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<br />http://blog.computationalcomplexity.org/2015/12/crank-math-and-crank-people.htmlnoreply@blogger.com (GASARCH)4tag:blogger.com,1999:blog-3722233.post-7808673758357566847Thu, 03 Dec 2015 14:43:00 +00002015-12-03T09:43:31.910-05:00Moonshots<span style="-webkit-line-break: after-white-space; -webkit-nbsp-mode: space; word-wrap: break-word;">In 1961 Kennedy said "this nation should commit itself to achieving the goal, before this decade is out, of landing a man on the Moon and returning him safely to the Earth". In 1969 Neil Armstrong and Buzz Aldrin walked on the moon and returned to earth safely. In the 46 years hence man has gone no further.</span><br />
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Bill Gates founded Microsoft to place "a computer on every desk and in every home". Once he succeeded, Microsoft lost its way. Their current mission takes a different tact "Empower every person and every organization on the planet to achieve more."<br />
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In my life I've seen many a moonshot succeed, from a computer chess program that can beat the best humans, the classification of finite simple groups and the proof of Fermat's last theorem. They all seem to end up with a "Now what?". If you have a finite mission, you can only achieve finite things. We often think of moonshots as an amazing challenge but they serve as limits as well.<br />
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In computing we have a law that has become a mission, that the power of computing doubles roughly every two years. These improvements have enabled the incredible advances in learning, automation and connectivity that we see today. We keep making better computers because we don't have a limit just a goal of getting better than where we are today.<br />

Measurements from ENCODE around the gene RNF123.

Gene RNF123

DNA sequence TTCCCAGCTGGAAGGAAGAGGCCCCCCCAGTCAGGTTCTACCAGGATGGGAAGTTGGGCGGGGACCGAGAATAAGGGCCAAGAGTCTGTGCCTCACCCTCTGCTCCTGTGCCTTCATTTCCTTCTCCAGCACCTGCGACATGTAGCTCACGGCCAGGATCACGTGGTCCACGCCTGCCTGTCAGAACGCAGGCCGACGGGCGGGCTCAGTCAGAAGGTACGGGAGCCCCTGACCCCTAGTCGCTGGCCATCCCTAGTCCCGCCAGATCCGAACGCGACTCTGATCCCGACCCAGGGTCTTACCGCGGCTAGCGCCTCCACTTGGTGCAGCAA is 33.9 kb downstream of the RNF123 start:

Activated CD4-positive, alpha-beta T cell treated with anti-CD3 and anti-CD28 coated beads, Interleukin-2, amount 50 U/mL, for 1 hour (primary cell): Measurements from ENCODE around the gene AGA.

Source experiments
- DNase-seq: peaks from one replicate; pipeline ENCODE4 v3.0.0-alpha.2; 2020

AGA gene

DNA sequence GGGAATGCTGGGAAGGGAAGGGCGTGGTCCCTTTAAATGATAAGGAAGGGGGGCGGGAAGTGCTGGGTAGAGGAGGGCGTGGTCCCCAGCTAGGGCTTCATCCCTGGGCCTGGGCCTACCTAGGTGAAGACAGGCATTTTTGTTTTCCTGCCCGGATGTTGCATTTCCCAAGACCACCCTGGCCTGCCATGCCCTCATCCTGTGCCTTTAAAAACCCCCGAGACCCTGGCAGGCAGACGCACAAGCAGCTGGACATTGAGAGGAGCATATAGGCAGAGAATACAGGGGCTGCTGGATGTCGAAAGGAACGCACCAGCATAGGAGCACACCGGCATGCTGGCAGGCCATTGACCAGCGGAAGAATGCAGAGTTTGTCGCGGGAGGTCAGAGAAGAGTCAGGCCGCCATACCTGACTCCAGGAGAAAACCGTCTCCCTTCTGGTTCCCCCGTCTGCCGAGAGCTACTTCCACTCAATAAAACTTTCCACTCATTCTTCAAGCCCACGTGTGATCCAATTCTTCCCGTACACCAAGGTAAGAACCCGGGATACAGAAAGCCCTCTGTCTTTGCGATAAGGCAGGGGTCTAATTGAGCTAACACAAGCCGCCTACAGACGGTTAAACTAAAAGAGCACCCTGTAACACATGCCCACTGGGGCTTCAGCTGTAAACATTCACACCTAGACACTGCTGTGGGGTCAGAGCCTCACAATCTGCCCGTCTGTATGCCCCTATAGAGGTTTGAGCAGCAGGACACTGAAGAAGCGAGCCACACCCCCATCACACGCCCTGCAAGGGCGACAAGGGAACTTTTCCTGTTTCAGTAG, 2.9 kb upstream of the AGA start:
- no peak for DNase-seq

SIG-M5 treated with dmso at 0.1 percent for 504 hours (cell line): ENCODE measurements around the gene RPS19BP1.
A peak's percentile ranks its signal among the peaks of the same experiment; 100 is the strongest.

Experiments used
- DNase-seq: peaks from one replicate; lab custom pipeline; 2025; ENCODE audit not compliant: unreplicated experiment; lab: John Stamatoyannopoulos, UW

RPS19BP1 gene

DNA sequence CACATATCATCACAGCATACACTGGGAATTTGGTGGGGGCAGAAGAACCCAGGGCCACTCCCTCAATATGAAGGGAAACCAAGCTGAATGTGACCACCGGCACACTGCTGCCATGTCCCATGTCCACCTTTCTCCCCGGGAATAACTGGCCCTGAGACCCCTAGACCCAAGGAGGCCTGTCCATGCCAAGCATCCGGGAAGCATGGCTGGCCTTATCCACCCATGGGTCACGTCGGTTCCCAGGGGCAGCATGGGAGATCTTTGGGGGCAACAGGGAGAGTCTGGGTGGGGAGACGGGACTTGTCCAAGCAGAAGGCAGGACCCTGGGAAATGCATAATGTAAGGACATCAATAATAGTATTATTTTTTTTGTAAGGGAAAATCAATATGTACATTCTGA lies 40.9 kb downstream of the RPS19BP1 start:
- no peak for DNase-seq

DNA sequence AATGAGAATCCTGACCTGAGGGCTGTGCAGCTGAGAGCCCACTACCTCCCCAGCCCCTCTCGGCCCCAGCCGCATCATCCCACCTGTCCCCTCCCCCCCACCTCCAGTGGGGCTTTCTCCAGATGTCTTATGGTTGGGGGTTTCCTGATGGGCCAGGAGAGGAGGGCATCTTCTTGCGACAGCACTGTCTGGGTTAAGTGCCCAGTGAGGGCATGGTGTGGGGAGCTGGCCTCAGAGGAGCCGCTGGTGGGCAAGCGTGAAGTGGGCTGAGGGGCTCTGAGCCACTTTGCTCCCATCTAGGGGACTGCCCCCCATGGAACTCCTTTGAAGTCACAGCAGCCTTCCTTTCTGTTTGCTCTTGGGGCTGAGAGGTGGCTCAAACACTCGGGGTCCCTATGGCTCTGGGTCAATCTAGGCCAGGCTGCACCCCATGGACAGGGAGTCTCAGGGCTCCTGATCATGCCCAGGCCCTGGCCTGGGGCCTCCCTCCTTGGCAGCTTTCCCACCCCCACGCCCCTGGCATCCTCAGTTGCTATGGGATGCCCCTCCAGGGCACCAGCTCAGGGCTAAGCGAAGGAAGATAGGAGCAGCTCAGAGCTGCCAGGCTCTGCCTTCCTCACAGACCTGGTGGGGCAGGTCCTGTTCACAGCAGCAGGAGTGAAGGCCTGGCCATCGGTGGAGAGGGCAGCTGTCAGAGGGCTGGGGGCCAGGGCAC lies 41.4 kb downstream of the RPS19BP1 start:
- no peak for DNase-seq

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When I first started writing grant proposals, a senior faculty member chided me for saying "the ultimate goal of computational complexity is prove P ≠ NP". He said that would kill any grant proposals after we did settle the question. While we are in no danger of solving this problem in the near future, eventually we will and I'd hate to see the field whither afterwards.<br />
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My favorite mission comes from Star Trek, particularly the TNG version with "Its continuing mission: to explore strange new worlds, to seek out new life and new civilizations, to boldly go where no one has gone before."http://blog.computationalcomplexity.org/2015/12/moonshots.htmlnoreply@blogger.com (Lance Fortnow)2tag:blogger.com,1999:blog-3722233.post-4518467302112184229Mon, 30 Nov 2015 03:45:00 +00002015-11-30T11:26:11.931-05:00One more sign that a Journal is bogus. Or is it?I went to an AMS conference with my High School Student Naveen (who presented this <a href="http://arxiv.org/abs/1507.04421">paper) </a>and an ugrad from my REU program Nichole (who presented this <a href="http://www.cs.umd.edu/~gasarch/reupapers/ramseysat.pdf">paper</a>). Note that this is a math conference- low prestige, mostly unrefereed, parallel sessions, but still a good place to pick up some new problems to work on and learn some things, and meet people.<br />